Palfrey presents a new vision of character, metaphor, and politics in late Shakespeare. Closely analyzing Shakespeare's use of language and genre, he shows how the plays revamp theatrical decorums. The plays are not courtly, sober, and escapist, as their reputation suggests; rather, they are peculiarly sensitive to the turbulent, unfinished quality of Shakespeare's historical moment. In both court and wilderness, Shakespeare analyzes the violence of authority, the tensions in language, and the origin and prospects of both. Palfrey argues against a conventional sense of the plays' movement towards divinely sanctioned closure; mischief, irony, polysemy remain; romance's political problems are competitive, multiple, and tumescently unpredictable.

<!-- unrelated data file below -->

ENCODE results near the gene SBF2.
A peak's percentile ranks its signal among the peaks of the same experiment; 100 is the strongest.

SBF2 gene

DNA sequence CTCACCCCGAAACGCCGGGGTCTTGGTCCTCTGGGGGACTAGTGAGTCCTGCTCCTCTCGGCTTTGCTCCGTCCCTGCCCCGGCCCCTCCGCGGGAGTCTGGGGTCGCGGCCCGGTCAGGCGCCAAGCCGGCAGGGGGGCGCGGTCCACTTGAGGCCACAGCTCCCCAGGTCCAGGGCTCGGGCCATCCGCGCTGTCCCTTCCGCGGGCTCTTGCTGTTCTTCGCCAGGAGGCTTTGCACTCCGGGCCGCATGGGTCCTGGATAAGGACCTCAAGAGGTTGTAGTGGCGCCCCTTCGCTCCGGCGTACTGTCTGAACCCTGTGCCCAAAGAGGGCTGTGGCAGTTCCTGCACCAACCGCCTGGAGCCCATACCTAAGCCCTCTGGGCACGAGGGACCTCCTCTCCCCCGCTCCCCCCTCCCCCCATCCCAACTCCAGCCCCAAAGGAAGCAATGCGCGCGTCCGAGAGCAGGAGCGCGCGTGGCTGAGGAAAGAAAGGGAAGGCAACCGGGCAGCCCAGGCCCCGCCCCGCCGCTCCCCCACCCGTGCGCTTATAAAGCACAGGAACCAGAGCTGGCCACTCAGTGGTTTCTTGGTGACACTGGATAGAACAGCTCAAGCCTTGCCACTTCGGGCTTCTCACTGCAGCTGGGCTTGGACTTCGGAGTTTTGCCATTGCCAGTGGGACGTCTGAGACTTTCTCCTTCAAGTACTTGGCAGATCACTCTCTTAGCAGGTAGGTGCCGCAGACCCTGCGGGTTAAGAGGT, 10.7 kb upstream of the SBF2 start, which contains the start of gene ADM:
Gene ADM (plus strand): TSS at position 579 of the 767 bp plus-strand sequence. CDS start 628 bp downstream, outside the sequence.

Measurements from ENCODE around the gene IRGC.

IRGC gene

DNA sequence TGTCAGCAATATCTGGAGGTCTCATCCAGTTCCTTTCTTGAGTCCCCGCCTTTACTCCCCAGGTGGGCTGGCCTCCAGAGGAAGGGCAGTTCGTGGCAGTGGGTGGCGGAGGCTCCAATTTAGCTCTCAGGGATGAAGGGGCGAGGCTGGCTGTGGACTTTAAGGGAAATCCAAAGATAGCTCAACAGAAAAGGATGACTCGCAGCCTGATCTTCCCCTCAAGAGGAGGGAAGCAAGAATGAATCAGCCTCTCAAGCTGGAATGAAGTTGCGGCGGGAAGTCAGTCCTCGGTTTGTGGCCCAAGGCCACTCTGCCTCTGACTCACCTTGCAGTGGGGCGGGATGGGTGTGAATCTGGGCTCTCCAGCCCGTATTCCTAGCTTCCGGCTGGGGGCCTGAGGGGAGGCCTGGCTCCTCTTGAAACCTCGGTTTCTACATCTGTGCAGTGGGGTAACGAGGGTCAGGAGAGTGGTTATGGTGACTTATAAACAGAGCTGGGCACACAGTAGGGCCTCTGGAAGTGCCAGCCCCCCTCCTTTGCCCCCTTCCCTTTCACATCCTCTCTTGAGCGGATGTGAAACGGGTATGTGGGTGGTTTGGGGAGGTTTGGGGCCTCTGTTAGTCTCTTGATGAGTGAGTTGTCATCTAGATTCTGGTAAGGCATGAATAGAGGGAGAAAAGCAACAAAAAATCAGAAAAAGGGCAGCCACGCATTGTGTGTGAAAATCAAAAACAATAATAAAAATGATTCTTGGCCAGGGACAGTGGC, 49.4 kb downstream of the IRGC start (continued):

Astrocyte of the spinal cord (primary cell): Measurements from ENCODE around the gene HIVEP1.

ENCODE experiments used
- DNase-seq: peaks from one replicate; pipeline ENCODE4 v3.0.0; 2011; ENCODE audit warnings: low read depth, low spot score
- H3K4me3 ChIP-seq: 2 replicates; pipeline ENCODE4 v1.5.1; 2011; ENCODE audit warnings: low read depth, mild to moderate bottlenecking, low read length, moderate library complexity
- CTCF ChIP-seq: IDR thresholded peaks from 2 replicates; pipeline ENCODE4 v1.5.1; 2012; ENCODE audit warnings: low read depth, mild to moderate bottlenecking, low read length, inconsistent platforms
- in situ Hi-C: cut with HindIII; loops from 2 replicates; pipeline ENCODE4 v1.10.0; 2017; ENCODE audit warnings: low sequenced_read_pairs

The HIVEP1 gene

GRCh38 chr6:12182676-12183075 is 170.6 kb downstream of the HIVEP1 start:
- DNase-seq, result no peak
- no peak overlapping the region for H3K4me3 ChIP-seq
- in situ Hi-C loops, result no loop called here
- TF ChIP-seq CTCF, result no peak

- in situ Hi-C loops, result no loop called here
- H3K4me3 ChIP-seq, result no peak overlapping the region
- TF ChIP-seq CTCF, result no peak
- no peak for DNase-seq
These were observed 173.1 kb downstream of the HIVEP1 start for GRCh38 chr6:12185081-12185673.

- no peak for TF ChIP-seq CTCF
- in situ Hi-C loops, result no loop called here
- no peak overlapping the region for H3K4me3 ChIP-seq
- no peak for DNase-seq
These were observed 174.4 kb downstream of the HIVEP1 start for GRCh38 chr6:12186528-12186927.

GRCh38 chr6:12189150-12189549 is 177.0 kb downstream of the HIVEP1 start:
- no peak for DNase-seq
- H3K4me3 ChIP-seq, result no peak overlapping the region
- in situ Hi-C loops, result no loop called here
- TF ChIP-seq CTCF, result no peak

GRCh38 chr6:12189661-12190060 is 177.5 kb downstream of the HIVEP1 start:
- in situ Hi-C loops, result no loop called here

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Simon Palfrey is Lecturer in English and the History of Ideas at the University of Melbourne.
"Among the most significant books of the year....With every phrase, sentence, paragraph, the writer conveys a mysterious grasp of an aesthetics beyond the power of word to express....Indispensable for its subject."--Studies in English Literature
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Descrizione libro OUP Oxford, 2016. Paperback. Condizione libro: New. PRINT ON DEMAND Book; New; Publication Year 2016; Not Signed; Fast Shipping from the UK. No. book. Codice libro della libreria ria9780198186199_lsuk